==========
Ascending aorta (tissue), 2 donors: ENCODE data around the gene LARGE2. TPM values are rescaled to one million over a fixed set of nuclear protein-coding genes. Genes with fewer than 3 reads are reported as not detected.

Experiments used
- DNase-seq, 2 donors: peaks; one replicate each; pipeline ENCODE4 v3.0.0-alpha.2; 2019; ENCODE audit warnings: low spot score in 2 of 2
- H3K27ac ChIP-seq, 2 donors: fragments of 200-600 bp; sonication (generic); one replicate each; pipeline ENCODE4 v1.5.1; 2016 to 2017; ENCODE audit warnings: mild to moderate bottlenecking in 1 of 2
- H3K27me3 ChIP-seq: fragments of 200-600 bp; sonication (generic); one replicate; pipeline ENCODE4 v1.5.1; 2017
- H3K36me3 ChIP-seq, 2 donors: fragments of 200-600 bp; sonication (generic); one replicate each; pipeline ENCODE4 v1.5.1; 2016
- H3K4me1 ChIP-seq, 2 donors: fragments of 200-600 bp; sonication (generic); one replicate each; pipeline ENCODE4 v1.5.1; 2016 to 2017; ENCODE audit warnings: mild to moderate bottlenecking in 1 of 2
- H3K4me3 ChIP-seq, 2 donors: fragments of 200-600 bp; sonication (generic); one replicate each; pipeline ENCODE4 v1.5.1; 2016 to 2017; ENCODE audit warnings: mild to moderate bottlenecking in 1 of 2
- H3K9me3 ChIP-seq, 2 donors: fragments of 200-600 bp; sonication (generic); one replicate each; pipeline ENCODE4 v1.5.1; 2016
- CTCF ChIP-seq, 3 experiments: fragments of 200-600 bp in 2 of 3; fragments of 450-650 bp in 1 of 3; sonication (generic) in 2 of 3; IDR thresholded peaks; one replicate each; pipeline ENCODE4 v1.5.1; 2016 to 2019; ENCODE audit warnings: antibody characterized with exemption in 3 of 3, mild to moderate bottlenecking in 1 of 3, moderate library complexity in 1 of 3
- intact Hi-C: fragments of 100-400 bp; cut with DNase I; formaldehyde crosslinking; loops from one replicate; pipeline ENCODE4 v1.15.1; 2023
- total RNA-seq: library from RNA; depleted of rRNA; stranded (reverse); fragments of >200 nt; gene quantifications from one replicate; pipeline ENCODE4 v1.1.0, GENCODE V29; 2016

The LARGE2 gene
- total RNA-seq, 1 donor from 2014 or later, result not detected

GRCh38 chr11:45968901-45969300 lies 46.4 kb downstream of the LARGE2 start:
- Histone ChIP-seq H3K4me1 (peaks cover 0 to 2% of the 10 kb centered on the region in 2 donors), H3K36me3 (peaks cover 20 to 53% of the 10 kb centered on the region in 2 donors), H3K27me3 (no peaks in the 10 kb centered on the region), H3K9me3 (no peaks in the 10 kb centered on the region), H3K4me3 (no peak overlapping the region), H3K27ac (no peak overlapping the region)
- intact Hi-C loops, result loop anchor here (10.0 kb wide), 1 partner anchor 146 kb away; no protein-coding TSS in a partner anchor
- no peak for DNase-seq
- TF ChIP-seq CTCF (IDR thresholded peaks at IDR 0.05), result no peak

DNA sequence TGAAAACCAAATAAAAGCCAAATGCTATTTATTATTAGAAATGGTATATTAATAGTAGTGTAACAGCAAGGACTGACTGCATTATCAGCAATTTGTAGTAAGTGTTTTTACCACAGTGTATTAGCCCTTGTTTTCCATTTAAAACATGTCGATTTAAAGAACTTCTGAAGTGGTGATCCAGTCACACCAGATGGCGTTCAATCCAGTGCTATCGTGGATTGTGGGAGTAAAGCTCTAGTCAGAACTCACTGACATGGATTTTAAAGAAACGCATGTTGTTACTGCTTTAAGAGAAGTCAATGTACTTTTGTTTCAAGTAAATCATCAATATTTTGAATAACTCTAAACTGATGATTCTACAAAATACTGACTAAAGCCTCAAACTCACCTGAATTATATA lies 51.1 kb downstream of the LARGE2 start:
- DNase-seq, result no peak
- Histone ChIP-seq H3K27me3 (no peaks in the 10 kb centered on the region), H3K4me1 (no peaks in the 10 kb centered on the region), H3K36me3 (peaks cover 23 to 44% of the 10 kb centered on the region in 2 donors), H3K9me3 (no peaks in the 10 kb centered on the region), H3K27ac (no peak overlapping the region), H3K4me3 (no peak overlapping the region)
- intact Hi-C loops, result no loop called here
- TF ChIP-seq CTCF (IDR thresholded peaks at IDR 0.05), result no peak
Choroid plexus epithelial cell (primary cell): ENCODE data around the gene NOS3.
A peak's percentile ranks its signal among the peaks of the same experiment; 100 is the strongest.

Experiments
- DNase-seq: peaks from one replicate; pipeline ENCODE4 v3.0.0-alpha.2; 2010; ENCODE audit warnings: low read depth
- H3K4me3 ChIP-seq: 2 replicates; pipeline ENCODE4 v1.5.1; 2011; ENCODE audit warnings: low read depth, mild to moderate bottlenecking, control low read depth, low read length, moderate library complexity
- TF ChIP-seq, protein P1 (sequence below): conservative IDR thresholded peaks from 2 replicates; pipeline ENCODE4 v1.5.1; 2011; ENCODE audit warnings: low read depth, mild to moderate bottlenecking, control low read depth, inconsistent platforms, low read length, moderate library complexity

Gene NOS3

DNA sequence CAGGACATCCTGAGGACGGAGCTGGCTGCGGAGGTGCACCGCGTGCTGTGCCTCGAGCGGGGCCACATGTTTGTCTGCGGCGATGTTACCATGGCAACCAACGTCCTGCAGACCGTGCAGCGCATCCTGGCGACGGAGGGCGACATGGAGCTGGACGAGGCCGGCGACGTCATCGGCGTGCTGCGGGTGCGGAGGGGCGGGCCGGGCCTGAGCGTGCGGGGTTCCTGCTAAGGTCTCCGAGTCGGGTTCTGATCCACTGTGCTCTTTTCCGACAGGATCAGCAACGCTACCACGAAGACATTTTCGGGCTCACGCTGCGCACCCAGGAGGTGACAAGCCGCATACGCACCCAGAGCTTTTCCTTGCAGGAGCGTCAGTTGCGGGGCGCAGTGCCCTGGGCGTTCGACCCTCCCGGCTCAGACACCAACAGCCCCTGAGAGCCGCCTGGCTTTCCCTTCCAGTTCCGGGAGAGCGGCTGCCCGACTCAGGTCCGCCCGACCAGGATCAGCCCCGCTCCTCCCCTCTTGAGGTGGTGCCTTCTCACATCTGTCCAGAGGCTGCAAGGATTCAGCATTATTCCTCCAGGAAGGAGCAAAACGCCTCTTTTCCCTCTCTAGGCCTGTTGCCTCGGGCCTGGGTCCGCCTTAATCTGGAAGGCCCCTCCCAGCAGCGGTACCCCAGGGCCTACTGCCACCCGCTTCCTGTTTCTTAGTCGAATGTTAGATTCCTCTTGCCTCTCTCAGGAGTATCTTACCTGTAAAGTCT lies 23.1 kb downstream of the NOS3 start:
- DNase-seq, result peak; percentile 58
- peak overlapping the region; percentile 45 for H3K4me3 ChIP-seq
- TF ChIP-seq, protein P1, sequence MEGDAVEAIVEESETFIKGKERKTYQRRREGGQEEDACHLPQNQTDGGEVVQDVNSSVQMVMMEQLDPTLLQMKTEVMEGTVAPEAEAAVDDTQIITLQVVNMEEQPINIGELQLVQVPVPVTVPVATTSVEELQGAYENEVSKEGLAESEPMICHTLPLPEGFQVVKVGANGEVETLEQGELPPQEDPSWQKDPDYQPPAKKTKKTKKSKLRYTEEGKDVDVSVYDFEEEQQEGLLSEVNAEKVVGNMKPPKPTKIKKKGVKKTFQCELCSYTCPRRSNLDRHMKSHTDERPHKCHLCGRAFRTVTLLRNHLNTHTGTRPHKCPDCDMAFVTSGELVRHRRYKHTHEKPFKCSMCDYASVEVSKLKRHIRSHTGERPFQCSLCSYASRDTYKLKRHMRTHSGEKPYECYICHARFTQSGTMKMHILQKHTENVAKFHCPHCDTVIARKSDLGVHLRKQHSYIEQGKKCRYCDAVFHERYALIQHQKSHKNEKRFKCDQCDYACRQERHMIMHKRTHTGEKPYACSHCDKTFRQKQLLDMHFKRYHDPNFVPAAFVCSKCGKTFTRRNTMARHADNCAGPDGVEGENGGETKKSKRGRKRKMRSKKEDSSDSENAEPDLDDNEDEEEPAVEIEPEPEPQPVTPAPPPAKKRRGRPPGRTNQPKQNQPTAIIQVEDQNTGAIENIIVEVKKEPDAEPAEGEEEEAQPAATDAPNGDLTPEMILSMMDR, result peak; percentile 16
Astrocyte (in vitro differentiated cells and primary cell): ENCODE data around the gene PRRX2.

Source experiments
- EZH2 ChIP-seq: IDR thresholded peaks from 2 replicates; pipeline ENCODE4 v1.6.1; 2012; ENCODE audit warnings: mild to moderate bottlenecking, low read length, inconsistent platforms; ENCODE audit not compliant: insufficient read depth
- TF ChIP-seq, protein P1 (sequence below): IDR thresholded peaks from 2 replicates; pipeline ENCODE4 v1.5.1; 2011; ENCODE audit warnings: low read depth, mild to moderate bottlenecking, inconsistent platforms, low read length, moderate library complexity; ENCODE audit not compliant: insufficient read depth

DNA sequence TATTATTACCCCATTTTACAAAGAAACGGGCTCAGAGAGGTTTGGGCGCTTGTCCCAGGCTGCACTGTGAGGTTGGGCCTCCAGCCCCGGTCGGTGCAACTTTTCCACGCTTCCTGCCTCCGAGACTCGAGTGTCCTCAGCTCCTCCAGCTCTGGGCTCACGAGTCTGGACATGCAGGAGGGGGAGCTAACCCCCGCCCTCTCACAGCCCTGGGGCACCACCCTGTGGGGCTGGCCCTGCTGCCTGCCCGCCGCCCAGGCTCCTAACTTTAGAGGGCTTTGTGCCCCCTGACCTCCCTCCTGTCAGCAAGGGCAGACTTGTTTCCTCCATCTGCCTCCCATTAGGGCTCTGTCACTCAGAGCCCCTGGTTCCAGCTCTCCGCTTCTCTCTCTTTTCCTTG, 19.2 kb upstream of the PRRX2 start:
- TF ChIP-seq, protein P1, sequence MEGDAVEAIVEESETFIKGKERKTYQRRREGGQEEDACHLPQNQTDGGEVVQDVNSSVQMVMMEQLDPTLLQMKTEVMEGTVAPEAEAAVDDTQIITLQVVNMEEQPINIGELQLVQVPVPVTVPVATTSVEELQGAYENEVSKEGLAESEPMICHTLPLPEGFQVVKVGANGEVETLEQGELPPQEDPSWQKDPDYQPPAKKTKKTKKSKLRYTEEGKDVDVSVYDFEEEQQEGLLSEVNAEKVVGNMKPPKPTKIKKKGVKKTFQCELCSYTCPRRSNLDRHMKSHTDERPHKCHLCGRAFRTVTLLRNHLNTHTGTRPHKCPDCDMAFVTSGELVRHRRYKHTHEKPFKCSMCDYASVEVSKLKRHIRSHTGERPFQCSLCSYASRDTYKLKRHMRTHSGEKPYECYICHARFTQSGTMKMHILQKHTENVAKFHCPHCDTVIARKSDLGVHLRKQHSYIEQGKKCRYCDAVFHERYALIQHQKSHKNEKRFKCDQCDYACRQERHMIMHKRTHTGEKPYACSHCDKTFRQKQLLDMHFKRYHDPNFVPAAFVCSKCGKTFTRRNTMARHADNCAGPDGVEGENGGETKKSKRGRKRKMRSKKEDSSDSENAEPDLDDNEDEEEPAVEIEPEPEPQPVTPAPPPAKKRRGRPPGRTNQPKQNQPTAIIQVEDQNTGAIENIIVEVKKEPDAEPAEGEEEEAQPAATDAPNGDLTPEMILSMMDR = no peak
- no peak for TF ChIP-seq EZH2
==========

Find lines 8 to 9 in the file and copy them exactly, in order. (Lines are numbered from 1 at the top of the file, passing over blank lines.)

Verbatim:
- H3K4me3 ChIP-seq, 2 donors: fragments of 200-600 bp; sonication (generic); one replicate each; pipeline ENCODE4 v1.5.1; 2016 to 2017; ENCODE audit warnings: mild to moderate bottlenecking in 1 of 2
- H3K9me3 ChIP-seq, 2 donors: fragments of 200-600 bp; sonication (generic); one replicate each; pipeline ENCODE4 v1.5.1; 2016